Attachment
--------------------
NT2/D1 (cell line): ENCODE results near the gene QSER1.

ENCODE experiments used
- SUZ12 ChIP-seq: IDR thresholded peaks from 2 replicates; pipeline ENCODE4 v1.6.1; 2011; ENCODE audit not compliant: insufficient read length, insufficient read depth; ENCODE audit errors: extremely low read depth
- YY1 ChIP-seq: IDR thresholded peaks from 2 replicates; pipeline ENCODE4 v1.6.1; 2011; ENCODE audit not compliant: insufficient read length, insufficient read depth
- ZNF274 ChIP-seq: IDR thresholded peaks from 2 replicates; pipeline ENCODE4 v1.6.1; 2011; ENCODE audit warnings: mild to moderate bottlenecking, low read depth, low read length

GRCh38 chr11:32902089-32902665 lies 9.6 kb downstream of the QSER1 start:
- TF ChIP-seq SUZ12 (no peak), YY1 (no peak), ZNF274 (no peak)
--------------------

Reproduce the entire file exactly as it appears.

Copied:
NT2/D1 (cell line): ENCODE results near the gene QSER1.

ENCODE experiments used
- SUZ12 ChIP-seq: IDR thresholded peaks from 2 replicates; pipeline ENCODE4 v1.6.1; 2011; ENCODE audit not compliant: insufficient read length, insufficient read depth; ENCODE audit errors: extremely low read depth
- YY1 ChIP-seq: IDR thresholded peaks from 2 replicates; pipeline ENCODE4 v1.6.1; 2011; ENCODE audit not compliant: insufficient read length, insufficient read depth
- ZNF274 ChIP-seq: IDR thresholded peaks from 2 replicates; pipeline ENCODE4 v1.6.1; 2011; ENCODE audit warnings: mild to moderate bottlenecking, low read depth, low read length

GRCh38 chr11:32902089-32902665 lies 9.6 kb downstream of the QSER1 start:
- TF ChIP-seq SUZ12 (no peak), YY1 (no peak), ZNF274 (no peak)